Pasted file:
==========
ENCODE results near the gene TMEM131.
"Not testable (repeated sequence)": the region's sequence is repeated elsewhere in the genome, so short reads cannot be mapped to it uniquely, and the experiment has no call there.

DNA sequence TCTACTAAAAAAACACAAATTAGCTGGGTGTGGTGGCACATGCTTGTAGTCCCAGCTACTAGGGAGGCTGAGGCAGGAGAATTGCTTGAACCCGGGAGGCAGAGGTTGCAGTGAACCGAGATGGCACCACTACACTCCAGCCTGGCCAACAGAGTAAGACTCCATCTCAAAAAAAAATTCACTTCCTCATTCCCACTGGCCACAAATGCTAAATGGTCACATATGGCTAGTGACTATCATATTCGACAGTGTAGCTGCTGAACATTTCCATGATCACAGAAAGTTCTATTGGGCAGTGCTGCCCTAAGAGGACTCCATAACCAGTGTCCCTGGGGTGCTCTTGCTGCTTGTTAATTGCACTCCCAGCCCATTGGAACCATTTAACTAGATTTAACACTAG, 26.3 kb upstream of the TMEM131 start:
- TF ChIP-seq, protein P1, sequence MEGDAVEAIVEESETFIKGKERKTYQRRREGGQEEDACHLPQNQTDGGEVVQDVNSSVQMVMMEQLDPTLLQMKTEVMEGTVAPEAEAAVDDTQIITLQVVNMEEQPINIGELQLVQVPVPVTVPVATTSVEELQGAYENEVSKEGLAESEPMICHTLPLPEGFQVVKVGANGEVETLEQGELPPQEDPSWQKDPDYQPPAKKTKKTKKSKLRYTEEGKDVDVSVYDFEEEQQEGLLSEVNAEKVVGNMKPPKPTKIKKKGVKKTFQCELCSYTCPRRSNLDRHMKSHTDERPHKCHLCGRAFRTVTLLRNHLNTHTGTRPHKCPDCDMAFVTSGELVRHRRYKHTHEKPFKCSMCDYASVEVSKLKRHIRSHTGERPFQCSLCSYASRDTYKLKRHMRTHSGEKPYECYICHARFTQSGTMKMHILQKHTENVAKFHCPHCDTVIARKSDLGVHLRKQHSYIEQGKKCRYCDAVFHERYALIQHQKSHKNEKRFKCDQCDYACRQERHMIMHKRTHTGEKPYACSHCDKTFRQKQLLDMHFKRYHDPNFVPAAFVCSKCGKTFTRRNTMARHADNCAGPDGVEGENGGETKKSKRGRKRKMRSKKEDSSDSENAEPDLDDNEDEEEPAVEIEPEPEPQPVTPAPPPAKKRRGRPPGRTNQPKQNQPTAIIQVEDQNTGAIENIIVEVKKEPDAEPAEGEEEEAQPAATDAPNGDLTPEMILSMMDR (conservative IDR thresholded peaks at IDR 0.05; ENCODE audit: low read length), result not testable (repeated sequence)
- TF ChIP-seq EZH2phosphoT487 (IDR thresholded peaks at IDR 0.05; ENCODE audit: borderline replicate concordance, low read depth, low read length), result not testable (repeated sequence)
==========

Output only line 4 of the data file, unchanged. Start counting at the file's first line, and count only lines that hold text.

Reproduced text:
- TF ChIP-seq, protein P1, sequence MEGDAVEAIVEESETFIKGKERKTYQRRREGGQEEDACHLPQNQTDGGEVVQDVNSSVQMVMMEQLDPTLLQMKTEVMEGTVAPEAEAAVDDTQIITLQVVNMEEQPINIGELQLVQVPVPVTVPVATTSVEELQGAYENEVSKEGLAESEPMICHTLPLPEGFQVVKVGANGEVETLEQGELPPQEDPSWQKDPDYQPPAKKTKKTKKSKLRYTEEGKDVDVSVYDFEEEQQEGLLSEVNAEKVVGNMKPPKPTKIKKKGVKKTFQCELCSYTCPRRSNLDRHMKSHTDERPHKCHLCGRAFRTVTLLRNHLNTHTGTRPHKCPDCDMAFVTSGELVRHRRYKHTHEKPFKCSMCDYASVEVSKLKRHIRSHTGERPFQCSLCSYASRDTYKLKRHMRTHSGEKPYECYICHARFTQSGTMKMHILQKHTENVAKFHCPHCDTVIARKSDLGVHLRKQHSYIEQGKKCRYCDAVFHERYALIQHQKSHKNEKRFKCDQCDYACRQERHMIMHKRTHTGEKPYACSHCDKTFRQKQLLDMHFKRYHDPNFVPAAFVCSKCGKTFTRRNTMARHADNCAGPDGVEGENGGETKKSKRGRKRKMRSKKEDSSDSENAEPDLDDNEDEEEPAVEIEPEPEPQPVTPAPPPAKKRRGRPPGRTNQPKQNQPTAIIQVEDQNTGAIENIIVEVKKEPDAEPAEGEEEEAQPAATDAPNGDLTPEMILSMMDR (conservative IDR thresholded peaks at IDR 0.05; ENCODE audit: low read length), result not testable (repeated sequence)